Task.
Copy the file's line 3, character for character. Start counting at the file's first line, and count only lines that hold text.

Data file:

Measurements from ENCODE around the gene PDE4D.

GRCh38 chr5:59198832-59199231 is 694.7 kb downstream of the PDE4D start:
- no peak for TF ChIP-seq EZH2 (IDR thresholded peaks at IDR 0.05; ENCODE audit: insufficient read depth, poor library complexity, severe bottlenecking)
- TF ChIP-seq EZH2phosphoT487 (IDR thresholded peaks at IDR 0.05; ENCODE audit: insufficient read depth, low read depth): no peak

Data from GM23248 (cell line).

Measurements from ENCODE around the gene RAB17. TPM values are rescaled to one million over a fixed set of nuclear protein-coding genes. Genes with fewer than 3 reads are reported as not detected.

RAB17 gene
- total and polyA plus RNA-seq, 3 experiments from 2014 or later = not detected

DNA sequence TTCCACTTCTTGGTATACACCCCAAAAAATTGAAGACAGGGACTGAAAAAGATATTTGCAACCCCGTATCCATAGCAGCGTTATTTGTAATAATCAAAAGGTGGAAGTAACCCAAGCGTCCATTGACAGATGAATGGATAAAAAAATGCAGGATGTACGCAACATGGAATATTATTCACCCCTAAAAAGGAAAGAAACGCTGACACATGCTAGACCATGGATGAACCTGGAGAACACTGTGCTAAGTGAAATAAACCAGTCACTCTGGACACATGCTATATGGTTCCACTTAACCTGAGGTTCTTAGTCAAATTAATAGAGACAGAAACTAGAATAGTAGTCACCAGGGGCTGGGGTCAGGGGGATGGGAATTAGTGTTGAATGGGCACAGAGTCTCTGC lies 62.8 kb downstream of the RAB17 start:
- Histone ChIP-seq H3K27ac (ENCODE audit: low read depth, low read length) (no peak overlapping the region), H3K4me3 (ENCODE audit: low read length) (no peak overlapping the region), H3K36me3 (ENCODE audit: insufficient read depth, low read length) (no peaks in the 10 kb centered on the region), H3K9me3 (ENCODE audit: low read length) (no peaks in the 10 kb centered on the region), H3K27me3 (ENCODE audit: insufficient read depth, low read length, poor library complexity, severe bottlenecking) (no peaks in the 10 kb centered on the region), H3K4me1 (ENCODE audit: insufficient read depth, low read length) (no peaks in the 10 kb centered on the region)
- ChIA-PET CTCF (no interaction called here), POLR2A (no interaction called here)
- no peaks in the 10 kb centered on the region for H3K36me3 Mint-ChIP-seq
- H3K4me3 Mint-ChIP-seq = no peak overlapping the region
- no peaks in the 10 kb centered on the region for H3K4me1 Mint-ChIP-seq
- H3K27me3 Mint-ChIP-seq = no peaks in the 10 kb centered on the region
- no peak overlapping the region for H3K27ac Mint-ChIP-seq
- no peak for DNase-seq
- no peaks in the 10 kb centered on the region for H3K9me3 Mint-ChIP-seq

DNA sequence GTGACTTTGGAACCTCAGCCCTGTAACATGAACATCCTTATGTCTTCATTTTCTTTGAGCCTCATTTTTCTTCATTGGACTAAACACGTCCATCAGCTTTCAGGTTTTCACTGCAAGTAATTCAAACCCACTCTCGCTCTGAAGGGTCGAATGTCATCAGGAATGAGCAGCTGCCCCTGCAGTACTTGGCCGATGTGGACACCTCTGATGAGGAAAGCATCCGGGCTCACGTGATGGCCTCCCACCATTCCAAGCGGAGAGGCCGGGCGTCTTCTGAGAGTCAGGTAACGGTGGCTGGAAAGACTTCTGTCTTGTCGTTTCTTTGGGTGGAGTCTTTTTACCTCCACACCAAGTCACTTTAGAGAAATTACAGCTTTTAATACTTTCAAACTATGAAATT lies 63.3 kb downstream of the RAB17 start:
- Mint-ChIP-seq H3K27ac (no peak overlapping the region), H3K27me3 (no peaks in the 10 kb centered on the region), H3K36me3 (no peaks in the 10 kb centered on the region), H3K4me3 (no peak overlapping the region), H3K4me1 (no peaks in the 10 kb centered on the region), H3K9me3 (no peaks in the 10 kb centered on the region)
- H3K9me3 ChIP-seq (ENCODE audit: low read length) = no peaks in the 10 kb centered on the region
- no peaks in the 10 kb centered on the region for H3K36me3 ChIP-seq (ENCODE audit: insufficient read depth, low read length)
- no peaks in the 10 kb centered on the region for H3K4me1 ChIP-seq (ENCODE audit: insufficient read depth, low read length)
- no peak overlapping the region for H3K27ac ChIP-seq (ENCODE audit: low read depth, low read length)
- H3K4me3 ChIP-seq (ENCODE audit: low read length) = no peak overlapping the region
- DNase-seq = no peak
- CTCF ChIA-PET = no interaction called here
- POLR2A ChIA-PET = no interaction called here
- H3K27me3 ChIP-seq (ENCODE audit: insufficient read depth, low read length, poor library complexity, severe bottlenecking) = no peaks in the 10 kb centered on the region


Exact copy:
- no peak for TF ChIP-seq EZH2 (IDR thresholded peaks at IDR 0.05; ENCODE audit: insufficient read depth, poor library complexity, severe bottlenecking)